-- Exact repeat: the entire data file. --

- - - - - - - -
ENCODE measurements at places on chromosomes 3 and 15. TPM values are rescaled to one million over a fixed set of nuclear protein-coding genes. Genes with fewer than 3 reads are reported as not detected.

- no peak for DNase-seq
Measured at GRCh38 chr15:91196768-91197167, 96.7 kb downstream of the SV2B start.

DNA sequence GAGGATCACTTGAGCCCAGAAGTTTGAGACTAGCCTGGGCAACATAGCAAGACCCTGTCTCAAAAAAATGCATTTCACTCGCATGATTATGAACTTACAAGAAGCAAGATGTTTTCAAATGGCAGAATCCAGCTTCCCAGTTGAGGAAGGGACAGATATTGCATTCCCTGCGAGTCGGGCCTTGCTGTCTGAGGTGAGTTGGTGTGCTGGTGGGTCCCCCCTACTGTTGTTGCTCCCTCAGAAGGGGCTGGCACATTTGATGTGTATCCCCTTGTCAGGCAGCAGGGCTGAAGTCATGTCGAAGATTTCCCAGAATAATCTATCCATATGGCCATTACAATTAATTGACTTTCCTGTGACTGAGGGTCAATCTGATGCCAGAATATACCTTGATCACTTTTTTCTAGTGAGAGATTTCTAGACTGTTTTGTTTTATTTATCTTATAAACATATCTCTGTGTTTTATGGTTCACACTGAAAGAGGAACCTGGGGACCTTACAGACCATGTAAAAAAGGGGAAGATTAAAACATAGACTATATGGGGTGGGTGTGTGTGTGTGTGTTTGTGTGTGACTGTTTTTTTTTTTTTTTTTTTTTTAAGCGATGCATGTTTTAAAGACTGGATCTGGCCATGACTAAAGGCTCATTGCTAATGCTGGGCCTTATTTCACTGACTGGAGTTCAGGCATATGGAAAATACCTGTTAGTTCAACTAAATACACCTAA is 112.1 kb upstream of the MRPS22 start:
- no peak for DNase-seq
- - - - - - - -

ENCODE measurements at places on chromosomes 3 and 15. TPM values are rescaled to one million over a fixed set of nuclear protein-coding genes. Genes with fewer than 3 reads are reported as not detected.

- no peak for DNase-seq
Measured at GRCh38 chr15:91196768-91197167, 96.7 kb downstream of the SV2B start.

DNA sequence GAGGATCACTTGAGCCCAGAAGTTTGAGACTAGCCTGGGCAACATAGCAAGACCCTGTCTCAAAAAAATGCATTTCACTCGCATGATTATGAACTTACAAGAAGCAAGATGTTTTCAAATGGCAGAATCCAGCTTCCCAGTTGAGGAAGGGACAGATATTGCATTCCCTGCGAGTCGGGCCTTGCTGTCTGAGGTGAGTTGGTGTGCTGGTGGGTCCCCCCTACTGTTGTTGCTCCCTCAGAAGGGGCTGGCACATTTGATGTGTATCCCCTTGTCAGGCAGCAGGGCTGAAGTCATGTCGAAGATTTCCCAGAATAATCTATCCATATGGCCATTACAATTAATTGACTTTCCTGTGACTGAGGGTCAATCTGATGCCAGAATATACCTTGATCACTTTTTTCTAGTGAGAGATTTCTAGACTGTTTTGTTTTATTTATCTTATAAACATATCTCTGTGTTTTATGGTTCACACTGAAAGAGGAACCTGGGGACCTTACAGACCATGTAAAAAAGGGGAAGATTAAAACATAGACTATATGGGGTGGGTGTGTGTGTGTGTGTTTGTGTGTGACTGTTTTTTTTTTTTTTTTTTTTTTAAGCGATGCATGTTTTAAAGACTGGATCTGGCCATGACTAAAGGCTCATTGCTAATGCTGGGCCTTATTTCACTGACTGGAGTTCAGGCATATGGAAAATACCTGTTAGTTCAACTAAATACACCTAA is 112.1 kb upstream of the MRPS22 start:
- no peak for DNase-seq